David Damrosch. What Is World Literature?
WORLD LITERATURE (WL) is the 800-pound gorilla on the back of literary studies today. Everybody acknowledges that it is there, that it must be addressed and welcomed into the conversation; but nobody quite knows what to make of it, and in practice it usually proves to be a weighty embarrassment. Considering that human verbal composition spans a few thousand years and hundreds of languages, the scope of material threatens to overwhelm our ability to study it in any meaningful and enjoyable sense. The field of literary studies has reached a paradoxical place in its relationship with its material: deconstructed national traditions no longer provide sturdy paradigms, yet the comparativist perspective is more endangered today than ever. The old "cosmopolitan" view suffered its own provincialism of "dead white European males," but how can we open the field of study to the multitudes of different literatures and do them any justice?
David Damrosch proposes an understanding of WL that would render it more a blessing than a burden: it is "a mode of reading: a form of detached engagement with worlds beyond our own place and time." The study of WL, therefore, does not consist of sampling a smorgasbord of works from all tire world's written (and oral) cultures, nor of mastering a given canon of classics. Rather, it concentrates on following the movement of works that travel well between contexts, eras, languages. WL is itself a unique kind of language that "gain[s] on balance in translation"--new depths of meaning and horizons of interpretation. A scholar of WL should take care neither to deracinate a text from its native context nor to allow specialists' information to obscure its international character. The generalist's perspective requires its own discipline, a "triangulation" between the culture of origin, the foreign context of its audience, and the eccentric creativity of the interpreter who engages the work in ways that will unfold new insights.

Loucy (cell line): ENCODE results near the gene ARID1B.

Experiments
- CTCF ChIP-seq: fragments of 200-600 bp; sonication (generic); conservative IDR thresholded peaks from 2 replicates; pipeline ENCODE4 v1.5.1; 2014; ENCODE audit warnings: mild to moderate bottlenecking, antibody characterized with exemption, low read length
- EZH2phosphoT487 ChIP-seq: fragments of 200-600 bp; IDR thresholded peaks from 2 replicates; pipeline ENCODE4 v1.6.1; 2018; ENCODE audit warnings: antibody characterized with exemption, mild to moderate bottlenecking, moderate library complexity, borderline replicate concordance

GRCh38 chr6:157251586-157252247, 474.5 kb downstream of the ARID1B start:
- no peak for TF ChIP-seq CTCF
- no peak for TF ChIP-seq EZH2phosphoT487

People interested in the book's relevance for the field should start with the conclusion, where Damrosch addresses the thorny topic of WL pedagogy. The rest of the book offers a collection of readings of specific texts and authors, whose temporal reach, geographic and formal breadth (besides its astonishing linguistic range), erudition, rigor, and generosity of analysis yield an exemplary portrait of WL scholarship. Grouped loosely into three sections ("Circulation," "Translation," "Production"), the individual chapters stand on their own as delightfully written studies that can be enjoyed equally by scholars and a general audience. Whether discussing syncretist Aztec hymns, the erotic religious imagery of the medieval female mystic and poet Mechthild von Magdeburg, or the debates surrounding the writings of Rigoberta Menchu or Milorad Pavic, Damrosch sifts through historical and political issues without dogma or apologetics, attentive to the ambiguities that make works of literature intriguing, multivocal structures. He combines the humanistic values of older literary analysis with the cultural-contextual emphasis of contemporary criticism to create a sane, compelling model of literary study for the twenty-first century.
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|Publication:||World Literature Today|
|Article Type:||Book Review|
|Date:||May 1, 2004|
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